Joint Ukraine-NATO military exercise starts in Bulgaria
Maj. Gen. Richard C. Longo, left, deputy commander of U.S. Army Europe, and Brig. Gen. Krasimir Kanev, deputy commander of the Bulgarian Land Forces, review troops, including those from Ukraine, during the opening ceremony of exercise Saber Guardian, Friday, March 21, 2014, at the Novo Selo Training Area, Bulgaria.
KAISERSLAUTERN, Germany — More than a dozen Ukrainian military officers joined U.S. and NATO troops in a two-week military exercise that started Friday in Bulgaria as Russian President Vladimir Putin signed a bill finalizing his country’s annexation of Crimea from Ukraine.
Planning for the exercise, which involves roughly 700 troops from 12 nations, has been in the works for about a year, said Jesse Granger, a spokesman for U.S. Army Europe.
“It just so happens that the execution date coincided with recent events,” he said.
Dubbed Saber Guardian, the exercise at the Novo Selo training facility in eastern Bulgaria includes personnel from Armenia, Azerbaijan, Belgium, Bulgaria, Georgia, Moldova, Poland, Romania, Serbia, Turkey, the United States, representatives from NATO and 15 Ukrainian staff officers. The inclusion of the Ukrainian officers was planned before the outbreak of tensions between Russia and Ukraine over Crimea, Granger said.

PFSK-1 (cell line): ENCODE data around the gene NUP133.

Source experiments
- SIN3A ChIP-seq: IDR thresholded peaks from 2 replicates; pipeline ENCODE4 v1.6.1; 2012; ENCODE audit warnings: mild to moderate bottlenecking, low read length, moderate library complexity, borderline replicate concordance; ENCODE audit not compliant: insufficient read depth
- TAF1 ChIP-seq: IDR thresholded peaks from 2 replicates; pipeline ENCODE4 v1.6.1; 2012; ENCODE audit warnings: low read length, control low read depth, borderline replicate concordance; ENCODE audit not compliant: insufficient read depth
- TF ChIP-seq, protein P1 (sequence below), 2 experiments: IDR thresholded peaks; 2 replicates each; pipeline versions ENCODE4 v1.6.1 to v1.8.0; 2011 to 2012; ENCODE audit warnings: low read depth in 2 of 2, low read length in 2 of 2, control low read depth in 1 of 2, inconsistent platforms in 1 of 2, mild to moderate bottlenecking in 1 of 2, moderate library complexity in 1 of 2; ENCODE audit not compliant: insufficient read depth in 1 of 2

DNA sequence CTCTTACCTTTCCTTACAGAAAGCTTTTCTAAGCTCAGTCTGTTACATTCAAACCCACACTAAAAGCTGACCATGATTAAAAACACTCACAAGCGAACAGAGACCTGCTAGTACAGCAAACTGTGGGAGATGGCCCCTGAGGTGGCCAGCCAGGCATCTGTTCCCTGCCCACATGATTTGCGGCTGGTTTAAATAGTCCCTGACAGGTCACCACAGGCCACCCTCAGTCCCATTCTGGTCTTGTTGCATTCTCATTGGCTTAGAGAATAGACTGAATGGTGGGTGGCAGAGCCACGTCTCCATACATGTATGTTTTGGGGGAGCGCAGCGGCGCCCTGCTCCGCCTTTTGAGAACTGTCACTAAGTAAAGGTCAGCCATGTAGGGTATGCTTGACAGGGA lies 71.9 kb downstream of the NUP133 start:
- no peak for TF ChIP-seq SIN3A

The exercise involves peace support operations and humanitarian assistance and is aimed at senior-level staff, Granger said. The movement of units that would conduct those operations is done by computer simulation.
Host nation Bulgaria’s eastern border on the Black Sea is roughly 260 miles from the Crimean port city of Sevastopol, where pro-Russian self-defense forces on Wednesday stormed a Ukrainian naval base following a Russian-backed referendum to separate Crimea from Ukraine. Putin finalized Russia’s annexation of Crimea on Friday as the U.S. threatened to increase sanctions and the European Union considered imposing penalties of its own on Moscow.
"While some countries threaten stability in this very region, our peaceful, humanitarian-focused exercise will help bring stability to this geopolitically significant part of the world," Maj. Gen. Richard Longo, USAREUR’s deputy commander, said in a news release announcing the start of the exercise.